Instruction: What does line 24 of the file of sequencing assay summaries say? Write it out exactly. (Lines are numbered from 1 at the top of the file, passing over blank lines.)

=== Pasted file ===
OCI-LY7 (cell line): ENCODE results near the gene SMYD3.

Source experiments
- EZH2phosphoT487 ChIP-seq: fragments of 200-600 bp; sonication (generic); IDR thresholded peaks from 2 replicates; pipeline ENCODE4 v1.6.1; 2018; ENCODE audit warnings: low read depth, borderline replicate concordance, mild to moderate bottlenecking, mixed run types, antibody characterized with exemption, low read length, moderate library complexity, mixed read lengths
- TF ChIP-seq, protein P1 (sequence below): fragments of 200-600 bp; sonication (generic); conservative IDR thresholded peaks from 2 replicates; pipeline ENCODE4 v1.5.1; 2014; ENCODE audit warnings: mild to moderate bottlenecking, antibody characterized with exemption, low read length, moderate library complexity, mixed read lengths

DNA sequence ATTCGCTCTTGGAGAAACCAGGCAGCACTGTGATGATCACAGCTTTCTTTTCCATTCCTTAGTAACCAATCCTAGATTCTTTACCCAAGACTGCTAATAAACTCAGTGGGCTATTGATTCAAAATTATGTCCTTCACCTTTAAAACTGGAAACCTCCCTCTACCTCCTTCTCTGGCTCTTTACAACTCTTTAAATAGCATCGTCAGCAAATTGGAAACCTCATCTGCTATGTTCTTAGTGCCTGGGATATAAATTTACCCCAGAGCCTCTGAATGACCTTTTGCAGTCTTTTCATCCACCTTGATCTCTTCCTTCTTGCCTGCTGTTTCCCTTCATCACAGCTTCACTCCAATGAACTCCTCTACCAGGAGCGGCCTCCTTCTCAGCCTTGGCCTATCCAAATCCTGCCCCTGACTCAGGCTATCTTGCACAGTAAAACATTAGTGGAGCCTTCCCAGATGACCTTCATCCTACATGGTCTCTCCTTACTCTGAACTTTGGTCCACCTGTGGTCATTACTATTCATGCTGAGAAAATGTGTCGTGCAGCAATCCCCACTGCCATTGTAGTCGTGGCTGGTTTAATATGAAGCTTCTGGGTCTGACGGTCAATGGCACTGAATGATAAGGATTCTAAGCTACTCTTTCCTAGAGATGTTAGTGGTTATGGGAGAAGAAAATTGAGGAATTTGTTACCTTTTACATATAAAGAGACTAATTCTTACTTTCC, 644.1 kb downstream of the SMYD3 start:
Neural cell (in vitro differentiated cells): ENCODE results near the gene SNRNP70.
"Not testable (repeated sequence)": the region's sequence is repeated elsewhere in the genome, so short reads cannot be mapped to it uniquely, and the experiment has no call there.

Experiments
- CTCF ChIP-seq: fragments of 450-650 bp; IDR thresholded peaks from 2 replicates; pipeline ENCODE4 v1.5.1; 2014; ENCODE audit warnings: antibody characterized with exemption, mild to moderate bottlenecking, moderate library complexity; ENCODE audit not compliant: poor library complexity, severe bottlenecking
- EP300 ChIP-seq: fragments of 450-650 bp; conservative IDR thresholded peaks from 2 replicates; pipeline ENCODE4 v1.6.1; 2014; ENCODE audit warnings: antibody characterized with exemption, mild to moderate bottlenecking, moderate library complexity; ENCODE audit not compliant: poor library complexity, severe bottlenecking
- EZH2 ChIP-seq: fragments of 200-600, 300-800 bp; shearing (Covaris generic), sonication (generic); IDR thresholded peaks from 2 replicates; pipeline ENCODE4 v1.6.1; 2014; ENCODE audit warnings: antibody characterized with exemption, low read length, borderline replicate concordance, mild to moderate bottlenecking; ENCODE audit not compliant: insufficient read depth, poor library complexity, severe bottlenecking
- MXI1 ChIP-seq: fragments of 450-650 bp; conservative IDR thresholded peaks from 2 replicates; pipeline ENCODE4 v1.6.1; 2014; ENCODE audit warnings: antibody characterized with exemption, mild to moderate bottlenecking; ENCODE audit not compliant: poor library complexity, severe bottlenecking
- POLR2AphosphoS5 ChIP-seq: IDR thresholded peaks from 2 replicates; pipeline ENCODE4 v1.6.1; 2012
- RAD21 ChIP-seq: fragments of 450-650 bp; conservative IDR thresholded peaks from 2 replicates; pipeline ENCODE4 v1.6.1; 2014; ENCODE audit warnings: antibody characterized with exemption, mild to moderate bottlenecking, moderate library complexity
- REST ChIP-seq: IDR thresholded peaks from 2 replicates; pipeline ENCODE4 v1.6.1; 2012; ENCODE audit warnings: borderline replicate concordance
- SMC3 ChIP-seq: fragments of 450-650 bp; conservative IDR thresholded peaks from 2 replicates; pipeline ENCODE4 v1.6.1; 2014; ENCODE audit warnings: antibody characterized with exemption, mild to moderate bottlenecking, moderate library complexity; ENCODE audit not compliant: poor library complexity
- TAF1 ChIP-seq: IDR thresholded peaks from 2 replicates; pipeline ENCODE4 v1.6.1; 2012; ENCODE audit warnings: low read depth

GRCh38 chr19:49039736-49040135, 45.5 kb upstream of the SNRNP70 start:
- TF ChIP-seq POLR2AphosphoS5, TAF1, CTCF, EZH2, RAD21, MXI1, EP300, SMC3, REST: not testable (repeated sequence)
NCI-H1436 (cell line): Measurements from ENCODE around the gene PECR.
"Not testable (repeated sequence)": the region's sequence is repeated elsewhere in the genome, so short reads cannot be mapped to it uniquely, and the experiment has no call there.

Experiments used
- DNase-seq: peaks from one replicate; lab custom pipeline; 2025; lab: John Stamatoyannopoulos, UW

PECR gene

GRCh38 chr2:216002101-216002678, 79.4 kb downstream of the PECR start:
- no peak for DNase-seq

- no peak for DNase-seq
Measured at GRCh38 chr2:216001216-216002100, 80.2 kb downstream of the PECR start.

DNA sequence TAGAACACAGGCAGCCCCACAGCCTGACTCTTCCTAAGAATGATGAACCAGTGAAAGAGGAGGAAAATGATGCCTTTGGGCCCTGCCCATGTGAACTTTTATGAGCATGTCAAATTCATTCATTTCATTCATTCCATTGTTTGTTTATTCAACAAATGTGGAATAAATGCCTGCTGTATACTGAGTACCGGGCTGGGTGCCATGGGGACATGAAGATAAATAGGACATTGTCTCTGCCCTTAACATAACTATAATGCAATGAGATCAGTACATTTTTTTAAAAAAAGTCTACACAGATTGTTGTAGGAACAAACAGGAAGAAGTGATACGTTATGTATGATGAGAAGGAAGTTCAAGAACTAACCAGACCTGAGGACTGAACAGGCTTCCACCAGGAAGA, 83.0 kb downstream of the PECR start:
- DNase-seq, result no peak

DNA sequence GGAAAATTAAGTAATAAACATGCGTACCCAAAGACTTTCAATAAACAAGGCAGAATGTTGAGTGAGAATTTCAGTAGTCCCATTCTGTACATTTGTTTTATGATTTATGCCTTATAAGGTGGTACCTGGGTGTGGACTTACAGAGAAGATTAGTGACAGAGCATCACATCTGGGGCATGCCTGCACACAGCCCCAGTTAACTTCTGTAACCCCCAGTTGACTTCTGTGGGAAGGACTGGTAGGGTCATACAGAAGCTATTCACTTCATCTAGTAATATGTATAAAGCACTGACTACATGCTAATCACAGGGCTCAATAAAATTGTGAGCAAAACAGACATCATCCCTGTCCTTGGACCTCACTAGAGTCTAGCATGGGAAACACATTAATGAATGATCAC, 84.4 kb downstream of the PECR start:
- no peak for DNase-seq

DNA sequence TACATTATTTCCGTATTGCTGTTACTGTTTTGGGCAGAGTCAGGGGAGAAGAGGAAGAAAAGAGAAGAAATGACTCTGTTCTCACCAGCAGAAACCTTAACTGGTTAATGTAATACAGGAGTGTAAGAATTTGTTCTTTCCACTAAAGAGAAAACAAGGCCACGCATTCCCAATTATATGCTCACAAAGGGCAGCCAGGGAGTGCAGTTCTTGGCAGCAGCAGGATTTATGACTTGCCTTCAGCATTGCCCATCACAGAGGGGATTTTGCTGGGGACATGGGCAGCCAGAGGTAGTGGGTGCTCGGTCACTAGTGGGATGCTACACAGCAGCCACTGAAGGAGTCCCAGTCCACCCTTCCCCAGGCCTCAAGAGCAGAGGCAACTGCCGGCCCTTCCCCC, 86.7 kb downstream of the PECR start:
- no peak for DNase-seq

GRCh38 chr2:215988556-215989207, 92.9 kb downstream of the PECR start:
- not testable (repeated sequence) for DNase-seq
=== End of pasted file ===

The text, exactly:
PECR gene